( went from nine to seven with the move )

QT is 46 with 2 x peng 350 + UGF, did start treating with malachite green

I am not sure who can take the salt and I can wait for more spots.

Thanks a bunch.

Lupin 02-14-2011 06:16 PM

The key is dissolution. Since you have pleco and cories, then you need to stick to a teaspoon per gallon of salt. Dissolve the salt BEFORE you add into the tank. That was the only thing that saved all my catfishes and loaches from ich. I nearly killed a number of loaches and cories when I failed to dissolve the salt.

SGDude 02-14-2011 06:27 PM

Cool, Thanks.

If needed I will dissolve the salt before adding.

Is aquarium salt or table salt better? I have both.

Another tank same fish plus swordtails, same dose?

Lupin 02-14-2011 06:29 PM

Table salt is fine as long as it does NOT contain yellow prussiate of soda. If you have table salt right now, post the ingredients first so we can confirm how safe it is. Rock salt and pickling salt are also fine.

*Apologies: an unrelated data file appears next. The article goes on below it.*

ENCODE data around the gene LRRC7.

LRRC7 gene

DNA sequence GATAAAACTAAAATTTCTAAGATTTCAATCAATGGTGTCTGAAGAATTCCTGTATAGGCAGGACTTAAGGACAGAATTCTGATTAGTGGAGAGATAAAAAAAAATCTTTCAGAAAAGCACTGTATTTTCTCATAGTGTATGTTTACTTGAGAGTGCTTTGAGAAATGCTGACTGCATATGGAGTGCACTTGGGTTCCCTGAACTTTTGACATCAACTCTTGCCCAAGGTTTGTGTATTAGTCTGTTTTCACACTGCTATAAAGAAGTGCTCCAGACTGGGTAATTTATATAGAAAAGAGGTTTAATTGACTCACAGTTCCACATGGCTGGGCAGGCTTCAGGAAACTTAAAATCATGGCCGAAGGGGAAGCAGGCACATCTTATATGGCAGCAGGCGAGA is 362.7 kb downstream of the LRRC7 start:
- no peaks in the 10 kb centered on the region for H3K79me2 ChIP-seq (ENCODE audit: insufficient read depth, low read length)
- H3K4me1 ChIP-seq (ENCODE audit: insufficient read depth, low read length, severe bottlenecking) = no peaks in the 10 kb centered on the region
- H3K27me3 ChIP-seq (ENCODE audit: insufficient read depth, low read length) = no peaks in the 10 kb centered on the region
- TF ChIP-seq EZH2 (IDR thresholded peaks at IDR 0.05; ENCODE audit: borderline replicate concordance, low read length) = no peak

Were the swordtails in contact with infected ones, or has their tank shared the same equipments as the tank infested right now? If so, treat them with salt as well. If you have only swordtails in there, you may add another teaspoon per gallon set in the next 12 hours and the third and last set in the next 24 hours. They're more tolerant to salt so 3 teaspoons per gallon is not an issue for them.

SGDude 02-15-2011 05:42 PM

Morton iodized salt
salt, calcium silicate (an anticaking agent ), dextrose, potassium iodine


API aquarium salt

I have both.

The gourami has a new spot on his/her tail.

The other tank, I meant same fish "angels,gouramis, corys, goby, pleco" plus swordtails
I would think 1 teaspoon per gallon because of corys and pleco applies.


Lupin 02-15-2011 05:53 PM

Yep. Both salts are safe.